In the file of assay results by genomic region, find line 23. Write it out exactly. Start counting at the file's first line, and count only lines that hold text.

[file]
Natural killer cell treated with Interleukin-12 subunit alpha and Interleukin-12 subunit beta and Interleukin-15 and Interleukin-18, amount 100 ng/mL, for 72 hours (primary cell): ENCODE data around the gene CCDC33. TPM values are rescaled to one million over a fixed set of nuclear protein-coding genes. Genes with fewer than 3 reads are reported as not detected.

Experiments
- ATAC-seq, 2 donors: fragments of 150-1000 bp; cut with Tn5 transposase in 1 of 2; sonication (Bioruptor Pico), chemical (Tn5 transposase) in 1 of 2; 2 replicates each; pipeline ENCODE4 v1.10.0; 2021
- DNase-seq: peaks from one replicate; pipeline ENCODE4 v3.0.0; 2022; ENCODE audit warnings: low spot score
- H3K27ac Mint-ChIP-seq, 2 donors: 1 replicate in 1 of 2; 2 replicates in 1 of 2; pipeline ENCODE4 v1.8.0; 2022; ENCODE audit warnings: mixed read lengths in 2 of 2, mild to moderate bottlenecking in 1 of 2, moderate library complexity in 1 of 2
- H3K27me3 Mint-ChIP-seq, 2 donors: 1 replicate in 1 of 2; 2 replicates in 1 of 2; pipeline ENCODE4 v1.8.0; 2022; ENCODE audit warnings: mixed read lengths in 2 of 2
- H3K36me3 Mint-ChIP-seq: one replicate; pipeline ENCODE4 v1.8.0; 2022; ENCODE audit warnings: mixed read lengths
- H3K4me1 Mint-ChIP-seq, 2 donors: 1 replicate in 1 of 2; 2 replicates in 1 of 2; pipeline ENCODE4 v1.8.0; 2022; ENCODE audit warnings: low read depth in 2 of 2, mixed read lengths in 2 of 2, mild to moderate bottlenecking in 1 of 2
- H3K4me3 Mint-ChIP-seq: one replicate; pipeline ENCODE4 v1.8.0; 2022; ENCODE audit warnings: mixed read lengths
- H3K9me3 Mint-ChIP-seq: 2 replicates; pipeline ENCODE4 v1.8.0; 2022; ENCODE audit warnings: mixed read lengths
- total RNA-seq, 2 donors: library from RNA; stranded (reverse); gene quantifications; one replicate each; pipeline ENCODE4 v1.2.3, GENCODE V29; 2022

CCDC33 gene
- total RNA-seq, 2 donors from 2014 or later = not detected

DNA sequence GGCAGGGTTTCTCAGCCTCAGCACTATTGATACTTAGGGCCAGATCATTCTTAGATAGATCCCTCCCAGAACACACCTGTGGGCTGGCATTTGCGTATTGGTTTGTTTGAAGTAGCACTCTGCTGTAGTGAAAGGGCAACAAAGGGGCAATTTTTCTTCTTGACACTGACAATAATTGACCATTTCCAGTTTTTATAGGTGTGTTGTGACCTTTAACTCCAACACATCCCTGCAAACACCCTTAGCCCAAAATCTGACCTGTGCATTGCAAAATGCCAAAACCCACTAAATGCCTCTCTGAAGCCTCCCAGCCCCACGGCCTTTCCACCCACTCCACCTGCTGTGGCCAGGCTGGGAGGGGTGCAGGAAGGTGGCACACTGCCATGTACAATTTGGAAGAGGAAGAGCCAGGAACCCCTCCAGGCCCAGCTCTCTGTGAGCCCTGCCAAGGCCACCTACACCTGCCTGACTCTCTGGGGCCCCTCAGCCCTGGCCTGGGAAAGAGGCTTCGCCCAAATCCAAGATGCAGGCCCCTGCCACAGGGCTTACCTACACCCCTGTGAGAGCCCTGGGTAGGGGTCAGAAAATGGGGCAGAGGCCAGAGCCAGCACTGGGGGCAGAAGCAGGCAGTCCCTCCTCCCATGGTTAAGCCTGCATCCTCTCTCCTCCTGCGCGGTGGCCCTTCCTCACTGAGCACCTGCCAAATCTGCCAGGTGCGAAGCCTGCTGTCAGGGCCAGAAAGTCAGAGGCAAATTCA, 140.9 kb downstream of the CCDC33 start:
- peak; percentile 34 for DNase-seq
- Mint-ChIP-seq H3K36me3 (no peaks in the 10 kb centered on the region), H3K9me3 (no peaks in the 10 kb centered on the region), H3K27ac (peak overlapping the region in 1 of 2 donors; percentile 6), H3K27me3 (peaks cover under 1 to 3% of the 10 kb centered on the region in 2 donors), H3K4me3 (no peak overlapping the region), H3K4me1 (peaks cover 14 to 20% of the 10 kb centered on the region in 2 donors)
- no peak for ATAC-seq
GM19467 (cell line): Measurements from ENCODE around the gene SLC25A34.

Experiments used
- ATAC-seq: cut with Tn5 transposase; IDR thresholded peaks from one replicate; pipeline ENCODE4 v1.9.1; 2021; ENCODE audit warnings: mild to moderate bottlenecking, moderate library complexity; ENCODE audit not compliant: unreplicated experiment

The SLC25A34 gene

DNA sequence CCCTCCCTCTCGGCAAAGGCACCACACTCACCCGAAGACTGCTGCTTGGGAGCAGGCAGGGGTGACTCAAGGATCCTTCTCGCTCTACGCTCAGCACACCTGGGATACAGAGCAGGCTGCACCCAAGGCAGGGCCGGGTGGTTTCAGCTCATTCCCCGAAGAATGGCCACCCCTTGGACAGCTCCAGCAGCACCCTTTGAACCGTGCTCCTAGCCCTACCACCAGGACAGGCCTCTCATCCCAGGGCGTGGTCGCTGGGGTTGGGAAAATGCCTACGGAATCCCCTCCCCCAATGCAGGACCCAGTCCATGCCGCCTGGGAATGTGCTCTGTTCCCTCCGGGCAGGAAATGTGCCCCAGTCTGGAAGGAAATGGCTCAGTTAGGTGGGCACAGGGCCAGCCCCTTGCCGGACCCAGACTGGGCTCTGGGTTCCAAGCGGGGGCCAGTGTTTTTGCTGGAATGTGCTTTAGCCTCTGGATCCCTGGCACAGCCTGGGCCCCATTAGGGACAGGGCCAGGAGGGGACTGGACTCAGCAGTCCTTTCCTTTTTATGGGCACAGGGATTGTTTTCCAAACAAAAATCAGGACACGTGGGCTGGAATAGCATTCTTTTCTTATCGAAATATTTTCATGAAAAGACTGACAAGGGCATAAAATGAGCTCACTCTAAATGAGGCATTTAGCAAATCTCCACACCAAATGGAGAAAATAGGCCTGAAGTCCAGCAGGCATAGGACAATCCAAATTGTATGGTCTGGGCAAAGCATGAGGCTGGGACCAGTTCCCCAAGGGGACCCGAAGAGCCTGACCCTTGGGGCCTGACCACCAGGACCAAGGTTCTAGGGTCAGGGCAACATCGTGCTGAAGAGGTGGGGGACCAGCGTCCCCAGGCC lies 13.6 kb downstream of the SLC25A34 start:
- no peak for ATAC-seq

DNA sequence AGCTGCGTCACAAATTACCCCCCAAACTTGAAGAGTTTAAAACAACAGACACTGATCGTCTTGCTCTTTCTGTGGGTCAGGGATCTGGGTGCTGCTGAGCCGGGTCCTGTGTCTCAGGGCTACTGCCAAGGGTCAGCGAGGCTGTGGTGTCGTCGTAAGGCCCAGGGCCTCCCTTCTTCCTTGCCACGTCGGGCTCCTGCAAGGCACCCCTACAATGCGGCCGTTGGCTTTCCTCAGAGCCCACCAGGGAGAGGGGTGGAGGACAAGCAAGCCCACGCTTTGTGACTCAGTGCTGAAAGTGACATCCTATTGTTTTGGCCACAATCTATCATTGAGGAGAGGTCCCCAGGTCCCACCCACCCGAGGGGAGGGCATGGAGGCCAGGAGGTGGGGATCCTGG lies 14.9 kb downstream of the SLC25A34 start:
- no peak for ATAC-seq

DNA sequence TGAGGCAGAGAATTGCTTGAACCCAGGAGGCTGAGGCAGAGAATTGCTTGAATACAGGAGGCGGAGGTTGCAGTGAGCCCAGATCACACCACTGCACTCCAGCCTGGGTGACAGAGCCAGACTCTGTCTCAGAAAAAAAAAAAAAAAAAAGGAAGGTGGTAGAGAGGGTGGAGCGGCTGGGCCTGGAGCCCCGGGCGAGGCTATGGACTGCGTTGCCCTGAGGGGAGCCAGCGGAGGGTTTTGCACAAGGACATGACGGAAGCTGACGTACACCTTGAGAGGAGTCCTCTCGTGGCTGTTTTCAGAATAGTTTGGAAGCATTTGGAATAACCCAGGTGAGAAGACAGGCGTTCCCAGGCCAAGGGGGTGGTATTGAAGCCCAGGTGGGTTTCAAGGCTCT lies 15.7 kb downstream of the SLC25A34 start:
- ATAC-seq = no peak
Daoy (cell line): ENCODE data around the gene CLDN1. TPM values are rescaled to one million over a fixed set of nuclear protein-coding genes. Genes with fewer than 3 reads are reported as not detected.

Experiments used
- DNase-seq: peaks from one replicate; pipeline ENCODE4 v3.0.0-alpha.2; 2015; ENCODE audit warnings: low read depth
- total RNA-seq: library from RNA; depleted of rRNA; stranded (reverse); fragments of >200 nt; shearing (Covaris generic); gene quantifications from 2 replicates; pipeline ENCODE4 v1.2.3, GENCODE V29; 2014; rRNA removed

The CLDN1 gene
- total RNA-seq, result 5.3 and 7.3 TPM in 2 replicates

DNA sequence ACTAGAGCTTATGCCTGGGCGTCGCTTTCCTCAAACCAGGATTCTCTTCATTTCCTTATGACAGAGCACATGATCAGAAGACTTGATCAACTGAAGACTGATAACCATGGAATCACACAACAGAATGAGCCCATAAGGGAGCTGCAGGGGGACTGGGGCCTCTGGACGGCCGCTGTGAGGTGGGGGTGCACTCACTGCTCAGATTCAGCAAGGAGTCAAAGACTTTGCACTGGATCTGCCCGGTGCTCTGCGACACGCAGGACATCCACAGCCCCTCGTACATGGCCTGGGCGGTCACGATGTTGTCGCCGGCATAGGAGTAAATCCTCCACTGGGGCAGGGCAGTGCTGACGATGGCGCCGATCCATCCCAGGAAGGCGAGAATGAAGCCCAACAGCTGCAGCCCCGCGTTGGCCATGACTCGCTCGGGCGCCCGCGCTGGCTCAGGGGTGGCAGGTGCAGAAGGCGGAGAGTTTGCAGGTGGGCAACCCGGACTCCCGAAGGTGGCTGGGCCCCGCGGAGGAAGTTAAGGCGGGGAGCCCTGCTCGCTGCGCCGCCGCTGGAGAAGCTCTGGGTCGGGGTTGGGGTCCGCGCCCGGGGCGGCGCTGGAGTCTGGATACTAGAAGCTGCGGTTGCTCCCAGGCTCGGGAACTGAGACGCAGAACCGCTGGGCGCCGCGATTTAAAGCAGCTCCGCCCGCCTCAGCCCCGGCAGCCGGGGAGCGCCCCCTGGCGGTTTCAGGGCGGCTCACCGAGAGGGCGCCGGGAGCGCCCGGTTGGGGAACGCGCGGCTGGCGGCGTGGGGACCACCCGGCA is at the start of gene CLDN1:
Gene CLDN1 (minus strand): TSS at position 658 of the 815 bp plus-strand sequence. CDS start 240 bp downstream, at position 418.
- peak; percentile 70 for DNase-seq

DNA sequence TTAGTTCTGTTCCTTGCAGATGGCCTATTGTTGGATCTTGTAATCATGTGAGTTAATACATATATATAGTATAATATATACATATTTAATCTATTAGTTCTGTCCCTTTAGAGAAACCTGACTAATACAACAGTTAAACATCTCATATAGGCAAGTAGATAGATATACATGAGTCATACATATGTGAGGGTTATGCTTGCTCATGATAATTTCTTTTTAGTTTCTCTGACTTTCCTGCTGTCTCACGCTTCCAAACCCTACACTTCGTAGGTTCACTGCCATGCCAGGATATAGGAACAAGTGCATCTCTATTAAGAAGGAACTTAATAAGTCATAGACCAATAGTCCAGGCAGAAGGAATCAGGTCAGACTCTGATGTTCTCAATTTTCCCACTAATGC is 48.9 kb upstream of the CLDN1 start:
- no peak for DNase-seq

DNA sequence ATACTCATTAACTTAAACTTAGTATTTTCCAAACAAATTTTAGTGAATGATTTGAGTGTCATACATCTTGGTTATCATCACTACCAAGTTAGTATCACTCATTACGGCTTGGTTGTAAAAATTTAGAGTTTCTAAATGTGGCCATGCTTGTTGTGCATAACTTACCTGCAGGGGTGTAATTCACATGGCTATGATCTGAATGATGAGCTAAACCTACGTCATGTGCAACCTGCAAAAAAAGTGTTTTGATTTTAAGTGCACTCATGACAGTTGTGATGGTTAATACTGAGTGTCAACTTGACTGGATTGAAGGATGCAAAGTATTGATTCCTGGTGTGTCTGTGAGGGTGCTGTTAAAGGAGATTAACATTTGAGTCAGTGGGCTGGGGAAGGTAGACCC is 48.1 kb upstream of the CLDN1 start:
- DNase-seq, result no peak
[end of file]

- no peak for ATAC-seq